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Vilma Espin, Cuba's unofficial First Lady
JUNE 15, 2007 TAGS:
She was born to a wealthy family in Santiago de Cuba during the dictatorship of Fulgenicio Batista. After becoming the first women in Cuba to graduate with a degree in chemical engineering, Vilma Espin went M.I.T. for a year for post-graduate study. Upon her return to Cuba, she became a leading female figure in the Cuban Revolution and a fierce advocate for women's rights. Vilma Espin, wife of Raul Castro, died on Monday in Havana at the age of 77.
With Fidel Castro's health in question, Espin's death comes at a crucial juncture in Cuba's history. The heroes of Cuba's socialist revolution of 1959 are approaching their last days, and the succession of power is unclear. Vilma Espin's death is deeply symbolic. She was revered throughout the country and essentially functioned as the state's first lady.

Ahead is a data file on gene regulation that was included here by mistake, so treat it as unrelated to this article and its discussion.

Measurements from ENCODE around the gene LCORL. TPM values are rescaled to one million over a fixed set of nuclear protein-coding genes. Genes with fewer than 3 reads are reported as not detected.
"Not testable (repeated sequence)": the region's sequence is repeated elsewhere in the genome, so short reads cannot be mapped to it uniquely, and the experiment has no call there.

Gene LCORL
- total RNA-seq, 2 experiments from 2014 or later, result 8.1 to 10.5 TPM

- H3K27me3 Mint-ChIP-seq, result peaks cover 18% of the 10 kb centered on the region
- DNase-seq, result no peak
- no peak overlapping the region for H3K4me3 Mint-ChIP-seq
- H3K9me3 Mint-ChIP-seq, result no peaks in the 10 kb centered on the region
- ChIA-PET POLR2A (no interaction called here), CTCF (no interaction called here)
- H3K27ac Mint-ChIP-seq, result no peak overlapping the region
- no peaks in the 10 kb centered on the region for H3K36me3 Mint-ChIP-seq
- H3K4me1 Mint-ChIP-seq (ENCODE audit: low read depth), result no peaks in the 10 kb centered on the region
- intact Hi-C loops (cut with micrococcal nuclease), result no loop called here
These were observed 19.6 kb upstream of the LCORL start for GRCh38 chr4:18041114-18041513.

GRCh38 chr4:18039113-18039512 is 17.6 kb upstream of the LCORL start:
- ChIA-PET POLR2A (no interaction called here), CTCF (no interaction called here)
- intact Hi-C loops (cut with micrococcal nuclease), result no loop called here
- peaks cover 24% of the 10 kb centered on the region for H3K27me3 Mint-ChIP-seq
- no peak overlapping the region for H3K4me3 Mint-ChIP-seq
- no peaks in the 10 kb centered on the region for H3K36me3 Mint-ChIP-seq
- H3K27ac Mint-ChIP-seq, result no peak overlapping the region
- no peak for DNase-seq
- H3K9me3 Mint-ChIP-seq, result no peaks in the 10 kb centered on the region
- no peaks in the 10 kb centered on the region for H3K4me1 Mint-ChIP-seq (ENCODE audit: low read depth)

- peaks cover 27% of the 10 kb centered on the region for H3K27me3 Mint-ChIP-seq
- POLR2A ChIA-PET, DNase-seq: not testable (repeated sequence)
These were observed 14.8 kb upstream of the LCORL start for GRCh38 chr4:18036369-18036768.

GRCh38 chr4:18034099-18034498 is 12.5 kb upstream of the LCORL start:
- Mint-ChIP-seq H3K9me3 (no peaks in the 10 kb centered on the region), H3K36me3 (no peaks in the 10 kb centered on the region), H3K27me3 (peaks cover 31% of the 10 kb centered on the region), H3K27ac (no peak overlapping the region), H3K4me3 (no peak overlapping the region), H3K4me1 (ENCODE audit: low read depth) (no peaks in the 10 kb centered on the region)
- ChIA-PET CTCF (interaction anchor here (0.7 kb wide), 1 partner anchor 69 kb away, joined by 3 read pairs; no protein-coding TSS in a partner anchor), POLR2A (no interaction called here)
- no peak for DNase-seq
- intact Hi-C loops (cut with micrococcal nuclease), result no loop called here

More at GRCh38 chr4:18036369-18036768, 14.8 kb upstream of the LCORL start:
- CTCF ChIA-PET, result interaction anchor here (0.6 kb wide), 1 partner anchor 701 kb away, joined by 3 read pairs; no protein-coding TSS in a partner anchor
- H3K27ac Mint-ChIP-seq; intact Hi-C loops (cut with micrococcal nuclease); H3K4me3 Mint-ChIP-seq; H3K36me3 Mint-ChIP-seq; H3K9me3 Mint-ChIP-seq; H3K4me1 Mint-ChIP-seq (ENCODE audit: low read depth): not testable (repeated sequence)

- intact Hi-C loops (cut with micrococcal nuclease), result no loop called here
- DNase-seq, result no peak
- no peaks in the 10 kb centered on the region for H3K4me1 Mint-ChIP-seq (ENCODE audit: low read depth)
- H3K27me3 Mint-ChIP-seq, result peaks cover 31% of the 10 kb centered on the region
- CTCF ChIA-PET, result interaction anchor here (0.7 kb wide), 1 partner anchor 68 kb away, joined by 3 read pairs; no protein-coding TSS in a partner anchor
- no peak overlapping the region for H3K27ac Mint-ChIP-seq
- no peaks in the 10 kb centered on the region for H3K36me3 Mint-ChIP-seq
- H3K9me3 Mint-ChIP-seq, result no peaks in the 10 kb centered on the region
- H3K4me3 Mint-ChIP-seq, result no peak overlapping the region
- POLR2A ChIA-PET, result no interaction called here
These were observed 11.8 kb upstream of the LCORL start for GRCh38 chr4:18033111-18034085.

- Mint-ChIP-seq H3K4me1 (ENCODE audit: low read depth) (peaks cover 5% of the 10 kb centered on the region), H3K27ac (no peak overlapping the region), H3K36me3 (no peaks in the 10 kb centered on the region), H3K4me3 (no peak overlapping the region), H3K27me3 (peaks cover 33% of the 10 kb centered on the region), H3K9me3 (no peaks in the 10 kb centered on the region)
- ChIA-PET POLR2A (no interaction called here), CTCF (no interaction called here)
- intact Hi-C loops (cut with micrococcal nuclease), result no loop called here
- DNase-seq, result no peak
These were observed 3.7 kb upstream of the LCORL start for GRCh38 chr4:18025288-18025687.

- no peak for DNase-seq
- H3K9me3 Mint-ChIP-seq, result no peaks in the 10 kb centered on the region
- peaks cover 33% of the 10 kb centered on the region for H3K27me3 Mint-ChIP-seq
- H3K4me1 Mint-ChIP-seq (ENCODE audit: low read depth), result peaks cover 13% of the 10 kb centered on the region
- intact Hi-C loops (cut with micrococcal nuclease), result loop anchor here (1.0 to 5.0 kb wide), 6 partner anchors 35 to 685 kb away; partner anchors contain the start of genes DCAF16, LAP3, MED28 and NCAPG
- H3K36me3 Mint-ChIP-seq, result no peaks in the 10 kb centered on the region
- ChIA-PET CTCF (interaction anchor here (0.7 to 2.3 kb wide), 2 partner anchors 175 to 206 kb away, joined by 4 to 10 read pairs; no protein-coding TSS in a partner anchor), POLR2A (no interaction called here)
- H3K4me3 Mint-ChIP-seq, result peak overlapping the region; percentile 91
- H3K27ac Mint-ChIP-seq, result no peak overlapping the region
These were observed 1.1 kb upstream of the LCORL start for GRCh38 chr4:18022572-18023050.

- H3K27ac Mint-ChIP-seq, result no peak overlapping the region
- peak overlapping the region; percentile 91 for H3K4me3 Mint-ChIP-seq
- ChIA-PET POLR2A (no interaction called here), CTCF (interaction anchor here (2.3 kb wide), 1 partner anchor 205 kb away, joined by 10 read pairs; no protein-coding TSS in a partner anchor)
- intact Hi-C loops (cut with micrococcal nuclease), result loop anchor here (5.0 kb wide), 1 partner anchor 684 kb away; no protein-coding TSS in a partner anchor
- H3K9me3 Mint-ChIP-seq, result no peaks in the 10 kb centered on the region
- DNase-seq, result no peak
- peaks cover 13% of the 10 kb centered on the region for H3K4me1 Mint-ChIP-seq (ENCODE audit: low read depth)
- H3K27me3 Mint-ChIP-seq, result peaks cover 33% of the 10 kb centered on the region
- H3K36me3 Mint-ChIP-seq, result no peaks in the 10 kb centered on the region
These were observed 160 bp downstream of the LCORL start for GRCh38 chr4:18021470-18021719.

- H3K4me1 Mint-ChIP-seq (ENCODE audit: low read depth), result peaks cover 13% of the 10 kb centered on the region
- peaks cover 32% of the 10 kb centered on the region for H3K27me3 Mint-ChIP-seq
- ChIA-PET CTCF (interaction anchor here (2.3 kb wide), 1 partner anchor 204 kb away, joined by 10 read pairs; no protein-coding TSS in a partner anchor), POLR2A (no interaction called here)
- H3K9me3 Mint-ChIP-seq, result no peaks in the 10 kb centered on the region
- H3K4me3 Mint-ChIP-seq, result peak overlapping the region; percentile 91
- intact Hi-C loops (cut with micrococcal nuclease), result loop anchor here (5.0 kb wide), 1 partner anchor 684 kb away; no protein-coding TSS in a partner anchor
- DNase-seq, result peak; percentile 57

She met Raul Castro while the two were in the mountains of the Sierra Maestro fighting Batista's forces. The two married shortly after the revolution. Images of women foisting arms became emblematic of the inclusion of women in at all levels of society under Castro's rule. Although she was one of the few women in Castro's inner circle over the last few decades, she fought for women's rights both in Cuba and oversees. She founded the Federation of Cuban Women in 1960 and remained at its helm until her death.
Obit from the Miami Herald
Obit from the New York Times
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Christopher R. wrote on June 20, 2007 9:17am
'Thank you for "uncovering" Vilma. I never realized there was another half to Fidel, you only hear about him and his brother, Raul.' [Report Comment]